Goodbye, Lennon: Remembering The John Lennon Museum


Up until last year, Japan was the home of the first John Lennon museum to be officially authorized by Yoko Ono. Housed inside the Saitama Super Arena, the 1,500-square-meter museum opened on October 9, 2000, the 60th anniversary of Lennon’s birth. It closed on September 30, 2010, when its exhibit contract with Yoko Ono expired. Over its 10-year existence, a total of about 610,000 visitors came to visit the museum.

I am a *huge* Beatles fan, so I made a point of visiting the museum back in 2006, just before I left Japan to start graduate school. Given how busy I was at that time, my photos from the museum remained buried in my Flickr account, untagged and untitled. Since the museum is now closed to visitors, I thought now would be an opportune time to dig them out and share them with all of you.

The museum housed all kinds of musical instruments, clothes, and music and lyrics from all periods of Lennon’s life; about 135 items were obtained from Yoko Ono for display. The paths took you around nine different zones from “Childhood Memories” to “The Beatles” and “Love and Peace” and finally to “Household Husband.” I was familiar with many of the pieces—thanks to my obsession with The Beatles Anthology—but it was incredible to see some of this memorabilia up close:



The museum did an excellent job of showcasing various notes and scribbles done by John Lennon. It felt very intimate to see working drafts of songs that would later become such international favorites, to note the words the Lennon had second thoughts about or last-minute changes in songs. I snapped a shot of the lyrics to “Julia”:


Several iconic pieces were also on display, such as Lennon’s famous white piano:


They also exhibited a pair of his iconic glasses, which became associated with Lennon after he wore them in the film How I Won The War:


One interesting thing to note is that, since the museum was authorized by Yoko Ono and constructed from materials that she donated, it does tend to present a somewhat Yoko-filtered picture at times. As Japan Visitor points out, “the first attraction, a 7-minute movie of John Lennon’s life, makes no mention at all of his first marriage to Cynthia Powell. John’s relationship with Paul McCartney also gets minimal exposure. On the other hand, Yoko Ono’s life and works – even pre-Lennon – get very extensive coverage.” I don’t necessarily think that this detracted from the museum, but it was interesting that there was a sizable area dedicated to works of art by Yoko Ono near the end. I actually thought it was fun to see some of these pieces, some of which I had seen or read mentions of in other works about Lennon’s life. Many of the art pieces were interactive. For example, visitors were meant to climb to the top of the staircase below. At the top, a single tiny word was illuminated on the ceiling: “Yes.”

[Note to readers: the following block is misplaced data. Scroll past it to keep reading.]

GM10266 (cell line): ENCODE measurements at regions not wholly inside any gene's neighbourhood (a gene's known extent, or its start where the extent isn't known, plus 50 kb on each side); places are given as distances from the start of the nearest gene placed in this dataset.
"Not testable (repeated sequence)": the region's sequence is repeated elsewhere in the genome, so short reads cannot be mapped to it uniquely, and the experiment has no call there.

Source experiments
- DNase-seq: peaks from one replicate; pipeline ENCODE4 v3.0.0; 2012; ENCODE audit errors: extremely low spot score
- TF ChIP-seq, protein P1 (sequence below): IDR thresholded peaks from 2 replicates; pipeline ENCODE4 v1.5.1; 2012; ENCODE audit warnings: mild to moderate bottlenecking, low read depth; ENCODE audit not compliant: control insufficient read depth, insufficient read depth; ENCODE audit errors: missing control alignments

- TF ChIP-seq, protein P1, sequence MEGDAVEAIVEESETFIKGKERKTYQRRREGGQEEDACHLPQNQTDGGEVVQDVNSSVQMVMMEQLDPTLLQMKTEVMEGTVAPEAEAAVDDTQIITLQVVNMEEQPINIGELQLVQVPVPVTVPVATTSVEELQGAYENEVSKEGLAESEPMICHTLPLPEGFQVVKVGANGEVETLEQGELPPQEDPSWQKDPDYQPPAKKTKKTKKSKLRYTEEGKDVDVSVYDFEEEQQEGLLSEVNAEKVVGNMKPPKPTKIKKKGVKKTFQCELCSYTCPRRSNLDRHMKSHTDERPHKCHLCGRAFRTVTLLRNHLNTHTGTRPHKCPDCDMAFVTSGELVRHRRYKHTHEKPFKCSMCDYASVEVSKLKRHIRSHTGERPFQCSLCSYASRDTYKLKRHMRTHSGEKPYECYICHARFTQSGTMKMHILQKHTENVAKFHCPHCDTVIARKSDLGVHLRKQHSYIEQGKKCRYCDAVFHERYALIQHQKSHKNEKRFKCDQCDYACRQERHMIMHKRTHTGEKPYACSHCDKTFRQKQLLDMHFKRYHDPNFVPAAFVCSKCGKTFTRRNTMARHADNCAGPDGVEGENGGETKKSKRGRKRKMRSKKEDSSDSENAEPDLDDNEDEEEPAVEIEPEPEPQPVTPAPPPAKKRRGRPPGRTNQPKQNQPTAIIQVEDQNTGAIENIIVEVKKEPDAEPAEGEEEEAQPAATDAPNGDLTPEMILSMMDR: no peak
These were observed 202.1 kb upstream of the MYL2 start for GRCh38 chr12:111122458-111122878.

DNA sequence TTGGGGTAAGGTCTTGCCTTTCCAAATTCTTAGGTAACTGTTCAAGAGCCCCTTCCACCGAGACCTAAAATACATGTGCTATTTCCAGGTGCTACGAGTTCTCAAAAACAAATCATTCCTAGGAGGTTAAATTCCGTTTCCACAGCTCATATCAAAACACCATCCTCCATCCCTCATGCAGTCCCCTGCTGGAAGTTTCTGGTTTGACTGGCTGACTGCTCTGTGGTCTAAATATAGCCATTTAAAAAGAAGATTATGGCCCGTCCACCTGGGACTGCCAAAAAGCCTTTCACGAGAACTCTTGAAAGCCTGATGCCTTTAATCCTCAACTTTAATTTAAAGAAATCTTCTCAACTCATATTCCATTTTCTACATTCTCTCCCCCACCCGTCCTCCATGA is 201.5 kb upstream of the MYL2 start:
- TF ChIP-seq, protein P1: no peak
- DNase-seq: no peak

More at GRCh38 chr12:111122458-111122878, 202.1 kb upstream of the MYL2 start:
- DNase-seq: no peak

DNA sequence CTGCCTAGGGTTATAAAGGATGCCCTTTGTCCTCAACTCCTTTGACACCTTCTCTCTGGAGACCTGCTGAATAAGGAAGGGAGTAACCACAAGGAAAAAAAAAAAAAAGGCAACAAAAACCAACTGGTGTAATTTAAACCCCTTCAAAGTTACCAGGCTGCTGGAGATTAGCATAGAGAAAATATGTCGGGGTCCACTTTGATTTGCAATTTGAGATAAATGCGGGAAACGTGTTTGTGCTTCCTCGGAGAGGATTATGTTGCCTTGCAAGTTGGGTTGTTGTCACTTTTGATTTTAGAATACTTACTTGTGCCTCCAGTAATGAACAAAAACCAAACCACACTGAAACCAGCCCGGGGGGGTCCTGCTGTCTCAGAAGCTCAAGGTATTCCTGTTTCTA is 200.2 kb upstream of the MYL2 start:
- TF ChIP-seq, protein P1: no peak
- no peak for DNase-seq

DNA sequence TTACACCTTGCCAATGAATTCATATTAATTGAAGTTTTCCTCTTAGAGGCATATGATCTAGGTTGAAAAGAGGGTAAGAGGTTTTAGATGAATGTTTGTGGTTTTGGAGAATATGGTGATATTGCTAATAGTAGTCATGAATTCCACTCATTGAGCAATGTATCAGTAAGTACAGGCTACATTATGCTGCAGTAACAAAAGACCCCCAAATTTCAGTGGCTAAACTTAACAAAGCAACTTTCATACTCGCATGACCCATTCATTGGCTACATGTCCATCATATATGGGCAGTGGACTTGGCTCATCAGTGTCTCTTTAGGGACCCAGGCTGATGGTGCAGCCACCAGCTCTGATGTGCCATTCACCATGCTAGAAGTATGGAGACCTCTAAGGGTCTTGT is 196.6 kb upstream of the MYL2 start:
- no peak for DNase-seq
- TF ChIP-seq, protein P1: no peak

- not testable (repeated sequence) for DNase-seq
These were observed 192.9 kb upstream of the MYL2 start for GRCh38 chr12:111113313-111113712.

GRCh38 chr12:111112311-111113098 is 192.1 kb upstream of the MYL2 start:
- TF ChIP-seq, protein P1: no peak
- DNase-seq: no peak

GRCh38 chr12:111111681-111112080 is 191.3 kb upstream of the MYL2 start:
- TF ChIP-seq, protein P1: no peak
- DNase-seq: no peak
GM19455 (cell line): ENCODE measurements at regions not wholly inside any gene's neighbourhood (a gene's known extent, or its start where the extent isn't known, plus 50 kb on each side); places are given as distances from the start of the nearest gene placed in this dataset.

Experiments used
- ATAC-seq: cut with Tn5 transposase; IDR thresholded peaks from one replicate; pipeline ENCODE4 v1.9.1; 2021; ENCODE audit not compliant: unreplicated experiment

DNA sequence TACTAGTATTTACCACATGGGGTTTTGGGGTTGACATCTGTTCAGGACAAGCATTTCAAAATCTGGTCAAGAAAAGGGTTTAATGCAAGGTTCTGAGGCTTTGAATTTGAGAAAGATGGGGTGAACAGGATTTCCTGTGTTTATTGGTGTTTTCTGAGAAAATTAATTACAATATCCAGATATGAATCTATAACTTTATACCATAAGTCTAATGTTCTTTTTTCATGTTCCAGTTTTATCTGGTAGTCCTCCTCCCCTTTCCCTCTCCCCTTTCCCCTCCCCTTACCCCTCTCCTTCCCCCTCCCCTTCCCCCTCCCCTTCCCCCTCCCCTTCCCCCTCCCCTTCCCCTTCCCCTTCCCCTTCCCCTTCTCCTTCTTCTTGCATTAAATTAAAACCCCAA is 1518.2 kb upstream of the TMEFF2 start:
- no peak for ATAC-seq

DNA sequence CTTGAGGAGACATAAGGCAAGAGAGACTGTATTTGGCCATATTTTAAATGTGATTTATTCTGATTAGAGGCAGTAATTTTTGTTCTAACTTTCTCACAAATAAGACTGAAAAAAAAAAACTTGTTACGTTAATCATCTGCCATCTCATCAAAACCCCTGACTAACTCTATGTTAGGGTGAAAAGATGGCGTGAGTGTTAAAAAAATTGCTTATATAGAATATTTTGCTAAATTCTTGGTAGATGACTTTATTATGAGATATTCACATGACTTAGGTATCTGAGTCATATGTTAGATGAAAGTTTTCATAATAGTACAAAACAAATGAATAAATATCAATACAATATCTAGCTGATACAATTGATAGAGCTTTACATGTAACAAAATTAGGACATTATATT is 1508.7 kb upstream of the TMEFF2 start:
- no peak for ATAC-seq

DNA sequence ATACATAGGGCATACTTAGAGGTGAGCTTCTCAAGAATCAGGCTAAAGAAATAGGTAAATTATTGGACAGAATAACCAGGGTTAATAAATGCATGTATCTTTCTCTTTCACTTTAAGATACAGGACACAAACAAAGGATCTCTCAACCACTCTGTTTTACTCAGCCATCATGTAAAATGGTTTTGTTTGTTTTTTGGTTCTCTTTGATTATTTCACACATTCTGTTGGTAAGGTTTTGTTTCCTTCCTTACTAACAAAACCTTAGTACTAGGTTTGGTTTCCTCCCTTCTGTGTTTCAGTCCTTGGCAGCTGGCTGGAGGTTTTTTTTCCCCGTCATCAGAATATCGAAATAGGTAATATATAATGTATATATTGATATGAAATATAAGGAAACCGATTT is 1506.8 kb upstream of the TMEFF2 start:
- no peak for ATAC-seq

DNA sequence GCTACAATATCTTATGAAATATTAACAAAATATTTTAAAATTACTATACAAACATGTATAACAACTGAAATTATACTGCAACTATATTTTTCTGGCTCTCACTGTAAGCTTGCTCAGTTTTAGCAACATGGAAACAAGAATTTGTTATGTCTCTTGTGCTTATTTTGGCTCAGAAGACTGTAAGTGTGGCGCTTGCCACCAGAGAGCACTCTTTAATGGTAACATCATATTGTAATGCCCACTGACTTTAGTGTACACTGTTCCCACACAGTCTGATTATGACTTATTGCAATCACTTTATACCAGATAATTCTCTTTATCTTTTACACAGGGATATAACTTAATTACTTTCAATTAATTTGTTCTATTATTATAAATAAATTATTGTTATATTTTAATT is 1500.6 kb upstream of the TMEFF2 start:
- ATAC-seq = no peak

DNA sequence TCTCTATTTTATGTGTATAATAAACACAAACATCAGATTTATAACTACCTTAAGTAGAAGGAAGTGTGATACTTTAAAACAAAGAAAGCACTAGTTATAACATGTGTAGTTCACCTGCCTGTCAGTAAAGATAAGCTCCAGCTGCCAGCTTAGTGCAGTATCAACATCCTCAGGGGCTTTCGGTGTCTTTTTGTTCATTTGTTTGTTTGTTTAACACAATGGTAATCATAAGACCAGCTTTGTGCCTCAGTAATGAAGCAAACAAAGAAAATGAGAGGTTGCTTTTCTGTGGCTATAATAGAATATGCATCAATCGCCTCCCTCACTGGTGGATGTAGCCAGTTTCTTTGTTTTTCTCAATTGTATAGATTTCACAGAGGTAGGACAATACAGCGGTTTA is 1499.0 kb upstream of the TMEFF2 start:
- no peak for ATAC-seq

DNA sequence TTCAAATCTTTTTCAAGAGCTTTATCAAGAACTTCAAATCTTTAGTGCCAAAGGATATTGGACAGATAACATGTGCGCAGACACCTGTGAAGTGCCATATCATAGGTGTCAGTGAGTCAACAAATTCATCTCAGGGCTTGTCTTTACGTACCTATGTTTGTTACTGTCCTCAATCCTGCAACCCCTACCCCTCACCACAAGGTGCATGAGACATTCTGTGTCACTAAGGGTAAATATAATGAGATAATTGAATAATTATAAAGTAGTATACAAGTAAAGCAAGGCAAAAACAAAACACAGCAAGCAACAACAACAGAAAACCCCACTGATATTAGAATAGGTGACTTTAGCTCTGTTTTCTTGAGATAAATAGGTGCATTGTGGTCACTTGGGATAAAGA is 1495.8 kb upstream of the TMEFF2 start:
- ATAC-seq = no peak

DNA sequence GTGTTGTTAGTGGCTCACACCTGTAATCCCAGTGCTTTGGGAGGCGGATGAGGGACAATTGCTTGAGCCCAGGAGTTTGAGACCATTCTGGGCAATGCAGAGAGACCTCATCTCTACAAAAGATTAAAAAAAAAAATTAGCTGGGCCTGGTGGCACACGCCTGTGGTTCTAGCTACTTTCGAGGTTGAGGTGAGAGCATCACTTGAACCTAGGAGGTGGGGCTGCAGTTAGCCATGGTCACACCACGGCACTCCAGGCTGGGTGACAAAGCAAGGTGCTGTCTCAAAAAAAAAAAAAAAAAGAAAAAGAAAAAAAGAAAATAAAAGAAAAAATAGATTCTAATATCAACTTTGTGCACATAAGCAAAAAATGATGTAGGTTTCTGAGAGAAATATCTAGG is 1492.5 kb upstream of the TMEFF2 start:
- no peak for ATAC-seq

Another simple work featured only the numbers “1980.12.08”—white digits on a white background. It memorialized the date of Lennon’s death: December 8, 1980.


The final room of the museum was a space for solemn reflection—not necessarily on the sadness of Lennon’s death, but on all the challenges faced by the world, including those such as war that Lennon railed against during his lifetime.

The museum also had a couple of other features that I really enjoyed. The first was a a listening room, complete with comfy couches where you could relax and listen to your favorite Beatles or Lennon CDs on headphones. They had all of the albums available for check-out at a desk, so you could simply grab one and spend as long as you liked looking out the windows, drinking coffee, and listening to great tunes. The second feature was a great gift shop (an essential part of any good museum). I picked up a fabulous book called Ai: Japan Through John Lennon’s Eyes, which contained the notes and pictures that Lennon created when he was learning the Japanese language. I wish I had my copy on hand; I would scan a page or two to share with you. But I thought it was really neat—Lennon would write down various Japanese words and draw a (usually amusing) sketch to go along with it. It provided an interesting glimpse into how he looked at the world—and it was actually kind of useful for language learning.

In any case, I’m sad that the museum is no longer with us. When asked about her reasons for letting the contract expire, Yoko Ono said,

“John Lennon’s destiny spanned the whole world. His spirit came alive through movement, and without movement, it dies. If the Museum which houses his spirit never moved, it would be a grave, not a Museum. John does not have a grave. When he passed on, I publicly announced that I would not be holding a funeral for him. I did so because I knew his spirit would live forever.”

If this is true, perhaps we’ll see the museum move to another city elsewhere in the world. Some sources indicate that there were plans in the works to create a similar museum after the items were returned to Yoko Ono. And the annual visitor figures for the Saitama museum had been declining; by 2010, there were only about 30,000 visitors per year, compared to 124,000 in the year the museum first opened. So, maybe it was time for the museum to move on. In any case, I’d like to think that other people will have a chance to enjoy this great memorabilia one day.


This post was featured on “Freshly Pressed” on January 28, 2011. Thanks to all of you who stopped by!